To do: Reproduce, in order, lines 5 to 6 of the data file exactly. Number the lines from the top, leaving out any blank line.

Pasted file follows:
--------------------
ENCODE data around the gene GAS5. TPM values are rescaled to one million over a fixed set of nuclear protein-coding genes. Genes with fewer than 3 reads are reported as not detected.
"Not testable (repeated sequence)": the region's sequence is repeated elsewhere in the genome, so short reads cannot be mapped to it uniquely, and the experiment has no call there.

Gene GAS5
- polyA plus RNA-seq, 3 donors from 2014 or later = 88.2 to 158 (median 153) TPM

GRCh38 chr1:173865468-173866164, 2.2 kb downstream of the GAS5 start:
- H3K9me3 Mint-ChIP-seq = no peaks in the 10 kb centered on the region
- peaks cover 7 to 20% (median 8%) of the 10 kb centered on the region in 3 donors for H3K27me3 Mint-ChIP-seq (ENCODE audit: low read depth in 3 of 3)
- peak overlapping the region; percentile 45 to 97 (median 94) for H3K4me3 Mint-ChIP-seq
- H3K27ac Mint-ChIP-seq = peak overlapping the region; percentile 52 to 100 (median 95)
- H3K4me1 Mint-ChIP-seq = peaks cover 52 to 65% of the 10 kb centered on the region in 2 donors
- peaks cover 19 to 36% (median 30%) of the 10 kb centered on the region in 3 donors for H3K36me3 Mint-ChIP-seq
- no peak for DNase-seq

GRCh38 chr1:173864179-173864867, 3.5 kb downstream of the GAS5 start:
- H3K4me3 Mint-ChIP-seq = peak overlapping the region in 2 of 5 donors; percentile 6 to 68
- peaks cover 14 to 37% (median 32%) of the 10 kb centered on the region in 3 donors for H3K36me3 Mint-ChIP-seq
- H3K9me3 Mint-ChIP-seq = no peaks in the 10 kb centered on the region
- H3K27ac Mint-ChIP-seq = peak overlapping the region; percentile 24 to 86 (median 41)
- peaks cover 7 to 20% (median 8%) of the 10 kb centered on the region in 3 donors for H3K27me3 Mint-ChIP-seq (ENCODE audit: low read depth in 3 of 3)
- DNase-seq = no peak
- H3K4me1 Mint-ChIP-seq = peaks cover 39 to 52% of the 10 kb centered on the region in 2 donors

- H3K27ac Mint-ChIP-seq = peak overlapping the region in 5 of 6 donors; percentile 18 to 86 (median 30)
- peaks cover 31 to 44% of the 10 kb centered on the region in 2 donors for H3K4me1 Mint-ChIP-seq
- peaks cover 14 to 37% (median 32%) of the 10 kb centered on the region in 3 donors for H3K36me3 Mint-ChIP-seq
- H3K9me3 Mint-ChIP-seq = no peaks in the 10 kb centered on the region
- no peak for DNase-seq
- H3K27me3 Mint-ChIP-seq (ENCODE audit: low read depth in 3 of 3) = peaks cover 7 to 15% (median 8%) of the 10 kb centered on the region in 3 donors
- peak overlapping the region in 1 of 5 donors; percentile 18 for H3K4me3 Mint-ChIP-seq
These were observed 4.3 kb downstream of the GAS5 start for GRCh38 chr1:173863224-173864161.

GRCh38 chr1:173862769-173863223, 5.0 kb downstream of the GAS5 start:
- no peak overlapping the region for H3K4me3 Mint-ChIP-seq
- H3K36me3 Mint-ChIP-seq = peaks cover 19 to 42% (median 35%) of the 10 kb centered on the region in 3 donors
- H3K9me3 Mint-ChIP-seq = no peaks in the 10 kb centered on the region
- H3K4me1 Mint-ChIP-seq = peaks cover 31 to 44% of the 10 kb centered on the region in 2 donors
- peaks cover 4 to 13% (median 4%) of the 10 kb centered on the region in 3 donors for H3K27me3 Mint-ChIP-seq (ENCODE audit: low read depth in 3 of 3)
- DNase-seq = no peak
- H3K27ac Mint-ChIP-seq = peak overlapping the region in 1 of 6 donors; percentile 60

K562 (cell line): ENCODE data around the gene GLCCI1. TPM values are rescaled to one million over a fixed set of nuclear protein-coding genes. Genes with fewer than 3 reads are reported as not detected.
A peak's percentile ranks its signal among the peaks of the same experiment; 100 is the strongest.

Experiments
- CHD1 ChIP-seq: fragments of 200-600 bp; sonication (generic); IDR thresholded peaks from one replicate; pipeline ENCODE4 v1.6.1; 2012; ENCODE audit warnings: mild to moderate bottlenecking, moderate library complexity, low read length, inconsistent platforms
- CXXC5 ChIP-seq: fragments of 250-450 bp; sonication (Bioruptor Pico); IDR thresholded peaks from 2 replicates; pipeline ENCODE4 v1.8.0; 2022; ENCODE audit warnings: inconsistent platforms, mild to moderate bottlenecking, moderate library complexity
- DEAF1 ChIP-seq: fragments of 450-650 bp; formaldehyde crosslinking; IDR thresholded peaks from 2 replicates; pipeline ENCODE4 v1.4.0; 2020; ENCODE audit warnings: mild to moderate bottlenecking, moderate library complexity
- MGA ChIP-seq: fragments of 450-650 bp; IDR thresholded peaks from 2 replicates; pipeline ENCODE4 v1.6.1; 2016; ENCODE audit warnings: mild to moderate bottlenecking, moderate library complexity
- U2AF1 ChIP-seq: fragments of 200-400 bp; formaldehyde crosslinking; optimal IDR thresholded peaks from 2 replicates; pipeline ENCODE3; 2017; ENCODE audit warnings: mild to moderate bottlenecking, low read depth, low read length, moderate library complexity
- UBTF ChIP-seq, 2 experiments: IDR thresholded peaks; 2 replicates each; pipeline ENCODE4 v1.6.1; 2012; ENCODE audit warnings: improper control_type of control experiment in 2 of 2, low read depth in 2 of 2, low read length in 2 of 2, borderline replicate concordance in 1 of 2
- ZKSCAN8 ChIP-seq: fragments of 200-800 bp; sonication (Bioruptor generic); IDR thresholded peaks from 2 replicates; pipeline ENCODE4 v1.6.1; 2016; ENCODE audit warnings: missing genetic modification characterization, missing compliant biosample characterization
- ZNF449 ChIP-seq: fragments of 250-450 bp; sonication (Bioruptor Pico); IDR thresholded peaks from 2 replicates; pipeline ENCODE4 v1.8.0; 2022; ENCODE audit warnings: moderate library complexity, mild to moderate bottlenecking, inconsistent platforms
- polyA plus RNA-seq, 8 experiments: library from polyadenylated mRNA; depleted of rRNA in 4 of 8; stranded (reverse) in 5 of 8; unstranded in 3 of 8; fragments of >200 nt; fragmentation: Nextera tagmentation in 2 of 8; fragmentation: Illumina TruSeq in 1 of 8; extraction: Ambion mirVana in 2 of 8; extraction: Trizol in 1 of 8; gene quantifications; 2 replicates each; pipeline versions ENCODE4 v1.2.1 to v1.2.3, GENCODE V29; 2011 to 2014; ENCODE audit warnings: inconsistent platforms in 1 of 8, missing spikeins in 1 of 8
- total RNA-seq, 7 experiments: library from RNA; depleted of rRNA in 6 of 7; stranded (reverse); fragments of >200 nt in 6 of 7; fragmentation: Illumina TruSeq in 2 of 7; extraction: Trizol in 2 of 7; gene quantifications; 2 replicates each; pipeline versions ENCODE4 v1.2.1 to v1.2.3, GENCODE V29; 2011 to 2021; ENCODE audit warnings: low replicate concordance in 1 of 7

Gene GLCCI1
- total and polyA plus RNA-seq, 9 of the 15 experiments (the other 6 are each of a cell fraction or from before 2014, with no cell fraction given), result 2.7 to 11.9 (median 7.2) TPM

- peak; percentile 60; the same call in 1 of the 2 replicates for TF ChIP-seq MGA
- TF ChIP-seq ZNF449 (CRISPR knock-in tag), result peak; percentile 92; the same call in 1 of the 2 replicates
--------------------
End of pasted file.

GRCh38 chr1:173865468-173866164, 2.2 kb downstream of the GAS5 start:
- H3K9me3 Mint-ChIP-seq = no peaks in the 10 kb centered on the region